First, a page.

Whether your child is into vocal music or instrumental music, practicing is an inevitable part of learning and improving their skills. But convincing your child to take time out of a busy day of school and play in order to practice can be challenging.
Fortunately, there are some things you can do to encourage your child to practice music, without creating a major meltdown:
Introduce something new. One of the most fulfilling parts of being involved in music education for a child is the accomplishment that comes with mastering a new skill or playing a new piece. Consider asking his music teacher for additional pieces to practice or perform, and pull one out when he seems like he would rather be running around outside instead of practicing.
Set goals. That same sense of accomplishment can come from setting and reaching specific milestones, so talk with your child about her goals. Does your child want to audition next spring for the school musical? Would he like to move up from fourth chair trumpet to second or first chair? For each goal, break it down into manageable activities, which includes practicing for a certain amount of time a certain number of times each week. You can even break that down further, and create goals for each practice session. For example, in a 15-minute practice session the goal might be nail down two or three bars of a given piece.
Break practice down into smaller chunks. If your child is still resisting, the idea of doing 10 minutes of practice can be a lot less daunting than doing 30 minutes of practice. Take their overall practice time and spread it out over the course of an afternoon or an evening, and they’ll find it much more palatable.
Assemble a reward system. Offer your child rewards for practice time. These can be actual physical rewards, such as money, or they can be other rewards that the child earns, such as earning the privilege of having a sleepover. You can work on a “star” system where, as the child earns a number of stars, she’s able to cash them in for any number of different rewards.
Make practicing a game. There are a number of ways to do this. For example, if the child is having trouble with a particular measure, you can set down three beans on the music stand. If they play the measure correctly, they get to move a bean from one side to the other. If they get it right again, they move another bean. If they make a mistake in rhythm or notes, all three beans go back to the one side. The student has to play the measure correctly three times in order to move all of the beans.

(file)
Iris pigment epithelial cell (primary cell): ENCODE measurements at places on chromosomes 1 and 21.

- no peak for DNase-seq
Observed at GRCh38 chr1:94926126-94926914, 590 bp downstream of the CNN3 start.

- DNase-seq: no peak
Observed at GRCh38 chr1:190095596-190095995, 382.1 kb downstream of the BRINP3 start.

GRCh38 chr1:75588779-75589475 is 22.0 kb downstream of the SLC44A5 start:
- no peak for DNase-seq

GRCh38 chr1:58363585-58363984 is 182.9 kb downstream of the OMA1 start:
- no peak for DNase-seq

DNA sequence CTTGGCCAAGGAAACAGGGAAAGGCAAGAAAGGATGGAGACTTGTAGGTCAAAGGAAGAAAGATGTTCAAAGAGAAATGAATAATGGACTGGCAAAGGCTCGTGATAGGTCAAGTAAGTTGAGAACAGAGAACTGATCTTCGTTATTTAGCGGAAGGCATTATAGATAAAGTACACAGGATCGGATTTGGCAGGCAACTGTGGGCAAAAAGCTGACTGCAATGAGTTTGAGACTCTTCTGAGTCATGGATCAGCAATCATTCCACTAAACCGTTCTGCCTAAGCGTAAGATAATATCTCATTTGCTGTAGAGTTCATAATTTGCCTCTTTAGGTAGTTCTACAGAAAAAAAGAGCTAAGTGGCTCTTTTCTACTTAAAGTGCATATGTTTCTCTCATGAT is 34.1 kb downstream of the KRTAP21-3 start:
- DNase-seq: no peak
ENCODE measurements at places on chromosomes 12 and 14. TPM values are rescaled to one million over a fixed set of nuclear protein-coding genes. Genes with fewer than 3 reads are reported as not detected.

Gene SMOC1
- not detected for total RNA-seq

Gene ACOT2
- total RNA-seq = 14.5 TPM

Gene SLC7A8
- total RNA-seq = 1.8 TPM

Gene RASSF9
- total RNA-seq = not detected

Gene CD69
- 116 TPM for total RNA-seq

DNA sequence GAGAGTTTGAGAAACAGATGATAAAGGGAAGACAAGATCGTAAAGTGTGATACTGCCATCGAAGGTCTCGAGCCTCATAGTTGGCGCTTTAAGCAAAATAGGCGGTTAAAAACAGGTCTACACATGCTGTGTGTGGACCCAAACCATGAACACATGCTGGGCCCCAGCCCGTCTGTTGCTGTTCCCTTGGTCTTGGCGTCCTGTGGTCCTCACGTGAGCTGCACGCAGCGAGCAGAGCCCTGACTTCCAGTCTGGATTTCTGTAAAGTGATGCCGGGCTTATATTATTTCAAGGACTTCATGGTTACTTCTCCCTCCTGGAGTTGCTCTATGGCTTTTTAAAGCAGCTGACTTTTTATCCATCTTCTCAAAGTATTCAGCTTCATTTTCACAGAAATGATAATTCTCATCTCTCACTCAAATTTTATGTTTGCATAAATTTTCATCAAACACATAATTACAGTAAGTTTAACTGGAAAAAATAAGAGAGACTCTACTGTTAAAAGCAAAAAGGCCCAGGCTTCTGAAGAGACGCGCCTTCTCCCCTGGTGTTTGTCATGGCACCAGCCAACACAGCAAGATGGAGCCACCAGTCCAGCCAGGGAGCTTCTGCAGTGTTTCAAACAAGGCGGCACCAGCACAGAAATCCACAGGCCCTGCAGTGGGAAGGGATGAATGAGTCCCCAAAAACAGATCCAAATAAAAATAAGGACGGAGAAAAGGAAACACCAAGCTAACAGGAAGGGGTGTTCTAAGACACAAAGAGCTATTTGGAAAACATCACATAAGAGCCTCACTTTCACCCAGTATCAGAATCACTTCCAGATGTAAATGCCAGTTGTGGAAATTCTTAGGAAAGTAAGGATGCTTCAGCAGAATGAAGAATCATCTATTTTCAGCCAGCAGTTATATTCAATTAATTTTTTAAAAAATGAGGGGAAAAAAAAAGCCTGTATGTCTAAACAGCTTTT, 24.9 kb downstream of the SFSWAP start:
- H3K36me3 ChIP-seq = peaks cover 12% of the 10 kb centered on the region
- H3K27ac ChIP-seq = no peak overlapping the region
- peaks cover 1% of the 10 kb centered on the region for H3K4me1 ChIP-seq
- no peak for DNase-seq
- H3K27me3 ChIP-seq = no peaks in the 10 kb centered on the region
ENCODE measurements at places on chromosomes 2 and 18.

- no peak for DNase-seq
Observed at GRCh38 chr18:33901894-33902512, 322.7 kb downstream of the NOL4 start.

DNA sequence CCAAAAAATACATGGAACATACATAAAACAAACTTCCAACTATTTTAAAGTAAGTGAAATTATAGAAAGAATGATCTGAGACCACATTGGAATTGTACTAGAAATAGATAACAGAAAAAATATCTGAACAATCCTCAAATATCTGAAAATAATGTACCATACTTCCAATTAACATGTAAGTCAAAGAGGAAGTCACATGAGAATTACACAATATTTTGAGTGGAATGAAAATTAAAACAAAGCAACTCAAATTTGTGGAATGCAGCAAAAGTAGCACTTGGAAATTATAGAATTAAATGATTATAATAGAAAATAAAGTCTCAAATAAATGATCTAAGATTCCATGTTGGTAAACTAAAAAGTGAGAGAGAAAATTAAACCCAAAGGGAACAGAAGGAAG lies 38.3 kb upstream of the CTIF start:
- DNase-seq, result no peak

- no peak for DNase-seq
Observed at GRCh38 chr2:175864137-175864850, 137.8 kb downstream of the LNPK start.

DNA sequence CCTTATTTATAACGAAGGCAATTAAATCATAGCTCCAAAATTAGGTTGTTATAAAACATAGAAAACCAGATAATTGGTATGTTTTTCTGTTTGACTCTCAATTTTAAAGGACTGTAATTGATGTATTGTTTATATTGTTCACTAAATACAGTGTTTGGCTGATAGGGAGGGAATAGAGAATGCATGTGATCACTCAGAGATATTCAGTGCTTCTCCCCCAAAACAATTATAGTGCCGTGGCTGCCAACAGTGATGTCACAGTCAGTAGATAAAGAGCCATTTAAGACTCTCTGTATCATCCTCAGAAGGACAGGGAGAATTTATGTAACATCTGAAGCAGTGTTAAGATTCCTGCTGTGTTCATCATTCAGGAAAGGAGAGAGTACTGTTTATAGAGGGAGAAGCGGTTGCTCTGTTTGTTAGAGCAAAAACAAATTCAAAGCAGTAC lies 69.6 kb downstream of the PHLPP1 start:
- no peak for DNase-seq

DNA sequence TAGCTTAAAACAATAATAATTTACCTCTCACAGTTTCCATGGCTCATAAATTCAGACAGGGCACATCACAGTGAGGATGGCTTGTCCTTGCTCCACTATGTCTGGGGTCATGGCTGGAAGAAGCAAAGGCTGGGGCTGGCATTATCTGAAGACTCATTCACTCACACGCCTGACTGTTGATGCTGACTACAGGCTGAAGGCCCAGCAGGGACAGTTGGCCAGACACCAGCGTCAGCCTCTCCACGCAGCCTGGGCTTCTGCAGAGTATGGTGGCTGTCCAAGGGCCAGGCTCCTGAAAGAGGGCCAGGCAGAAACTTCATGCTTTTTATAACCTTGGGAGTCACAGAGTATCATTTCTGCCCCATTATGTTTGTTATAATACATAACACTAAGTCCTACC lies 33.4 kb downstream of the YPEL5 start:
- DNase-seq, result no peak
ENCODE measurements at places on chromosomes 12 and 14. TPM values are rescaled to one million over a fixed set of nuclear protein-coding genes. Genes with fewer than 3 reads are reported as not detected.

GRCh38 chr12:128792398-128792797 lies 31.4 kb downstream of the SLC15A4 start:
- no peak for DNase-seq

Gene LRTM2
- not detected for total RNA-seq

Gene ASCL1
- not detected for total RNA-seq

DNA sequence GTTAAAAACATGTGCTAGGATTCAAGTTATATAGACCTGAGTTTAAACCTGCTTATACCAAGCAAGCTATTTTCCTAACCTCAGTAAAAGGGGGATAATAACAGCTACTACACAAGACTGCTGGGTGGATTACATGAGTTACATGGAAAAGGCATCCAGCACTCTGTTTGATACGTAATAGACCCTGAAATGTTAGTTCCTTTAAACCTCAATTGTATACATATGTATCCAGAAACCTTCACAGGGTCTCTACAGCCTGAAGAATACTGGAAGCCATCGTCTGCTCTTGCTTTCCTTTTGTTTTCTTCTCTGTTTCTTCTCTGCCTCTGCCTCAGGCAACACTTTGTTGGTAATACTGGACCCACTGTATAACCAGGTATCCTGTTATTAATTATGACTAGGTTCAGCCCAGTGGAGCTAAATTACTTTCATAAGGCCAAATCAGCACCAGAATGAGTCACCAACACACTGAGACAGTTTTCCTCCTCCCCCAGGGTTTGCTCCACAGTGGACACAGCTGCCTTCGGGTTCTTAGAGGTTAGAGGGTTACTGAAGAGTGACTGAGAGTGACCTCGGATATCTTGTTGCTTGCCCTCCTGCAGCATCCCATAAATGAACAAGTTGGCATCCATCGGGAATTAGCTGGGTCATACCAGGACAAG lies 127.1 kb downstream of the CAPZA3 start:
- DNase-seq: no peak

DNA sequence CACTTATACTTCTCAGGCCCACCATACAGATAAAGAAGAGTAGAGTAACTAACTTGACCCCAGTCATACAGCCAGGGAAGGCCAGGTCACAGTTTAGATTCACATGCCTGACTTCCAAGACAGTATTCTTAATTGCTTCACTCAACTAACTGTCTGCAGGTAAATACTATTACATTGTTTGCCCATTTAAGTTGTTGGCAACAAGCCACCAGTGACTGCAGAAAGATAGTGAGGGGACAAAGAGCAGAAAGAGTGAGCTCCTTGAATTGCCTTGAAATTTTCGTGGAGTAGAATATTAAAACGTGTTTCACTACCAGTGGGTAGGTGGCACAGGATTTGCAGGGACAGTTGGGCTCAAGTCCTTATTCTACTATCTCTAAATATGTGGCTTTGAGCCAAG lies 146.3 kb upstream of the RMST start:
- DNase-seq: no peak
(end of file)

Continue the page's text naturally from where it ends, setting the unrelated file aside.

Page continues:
Vary the time of day. If your child is an early riser, moving practice to the morning may be just the solution. Other children might have more focus right after school. Experiment with your child to determine the best time of day to practice.
Make practice accessible. If you have the space, find a place where your child can actually leave his instrument and music set up. That way, whenever he is actually in the mood to practice (yes, this does happen) he can simply grab the instrument and get started. Keep a log nearby so that he can journal the time that he practices, as well, so you can be sure he’s getting in enough practice over the course of the week.
Experts tell us that it takes around 10,000 hours of practice – that’s quality, uninterrupted, productive practice – to master a skill like playing an instrument. While your child might not have professional aspirations, the hours she spends practicing are critical to her success in her musical endeavors. Try some of these tips to see if they help to motivate and inspire your child!
Suzy St. George is a blog writer at TakeLessons. Since 2006, TakeLessons has helped thousands of students discover their passion through music, by matching them with the top local music teachers across the nation. These certified music instructors specialize in teaching guitar, piano, singing and more.
Earnest Parenting: help for parents of children who need to practice their music.
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